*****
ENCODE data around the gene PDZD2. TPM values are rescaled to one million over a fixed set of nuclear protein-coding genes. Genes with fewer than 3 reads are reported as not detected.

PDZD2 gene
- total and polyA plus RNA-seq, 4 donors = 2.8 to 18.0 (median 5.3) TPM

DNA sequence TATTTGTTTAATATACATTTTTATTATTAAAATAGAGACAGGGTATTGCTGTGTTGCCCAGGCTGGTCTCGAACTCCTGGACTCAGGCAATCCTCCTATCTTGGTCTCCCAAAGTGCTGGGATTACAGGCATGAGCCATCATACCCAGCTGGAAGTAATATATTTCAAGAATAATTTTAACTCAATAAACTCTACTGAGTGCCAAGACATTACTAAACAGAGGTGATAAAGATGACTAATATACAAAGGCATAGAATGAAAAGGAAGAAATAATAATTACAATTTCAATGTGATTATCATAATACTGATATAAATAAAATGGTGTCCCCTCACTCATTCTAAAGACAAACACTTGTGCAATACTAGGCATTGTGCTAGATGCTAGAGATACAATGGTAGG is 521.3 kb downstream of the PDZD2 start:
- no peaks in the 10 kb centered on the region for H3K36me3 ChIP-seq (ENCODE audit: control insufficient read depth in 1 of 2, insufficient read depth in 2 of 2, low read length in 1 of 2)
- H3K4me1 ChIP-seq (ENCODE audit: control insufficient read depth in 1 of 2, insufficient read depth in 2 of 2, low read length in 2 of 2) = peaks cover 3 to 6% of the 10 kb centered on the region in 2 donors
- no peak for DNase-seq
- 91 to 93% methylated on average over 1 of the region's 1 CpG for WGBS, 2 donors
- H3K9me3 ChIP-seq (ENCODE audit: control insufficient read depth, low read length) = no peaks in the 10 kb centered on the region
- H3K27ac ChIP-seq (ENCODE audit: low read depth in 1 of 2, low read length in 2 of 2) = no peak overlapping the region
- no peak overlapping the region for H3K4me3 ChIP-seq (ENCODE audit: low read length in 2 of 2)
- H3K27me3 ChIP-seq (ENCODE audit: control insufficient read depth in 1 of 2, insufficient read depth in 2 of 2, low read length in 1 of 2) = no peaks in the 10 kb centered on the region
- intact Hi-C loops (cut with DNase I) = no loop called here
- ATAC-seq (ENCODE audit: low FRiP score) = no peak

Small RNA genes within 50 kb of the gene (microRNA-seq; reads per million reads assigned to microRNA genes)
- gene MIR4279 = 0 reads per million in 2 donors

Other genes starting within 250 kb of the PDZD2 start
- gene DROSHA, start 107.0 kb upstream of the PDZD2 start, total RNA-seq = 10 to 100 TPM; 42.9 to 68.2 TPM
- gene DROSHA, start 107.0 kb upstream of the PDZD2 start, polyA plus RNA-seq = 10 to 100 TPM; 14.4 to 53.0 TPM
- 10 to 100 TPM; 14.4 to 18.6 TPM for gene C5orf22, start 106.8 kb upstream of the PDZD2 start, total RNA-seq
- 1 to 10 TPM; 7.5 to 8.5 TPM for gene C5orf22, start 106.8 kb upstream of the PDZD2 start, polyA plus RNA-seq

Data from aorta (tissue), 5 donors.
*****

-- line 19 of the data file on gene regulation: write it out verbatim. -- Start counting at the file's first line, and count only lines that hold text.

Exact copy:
- gene DROSHA, start 107.0 kb upstream of the PDZD2 start, polyA plus RNA-seq = 10 to 100 TPM; 14.4 to 53.0 TPM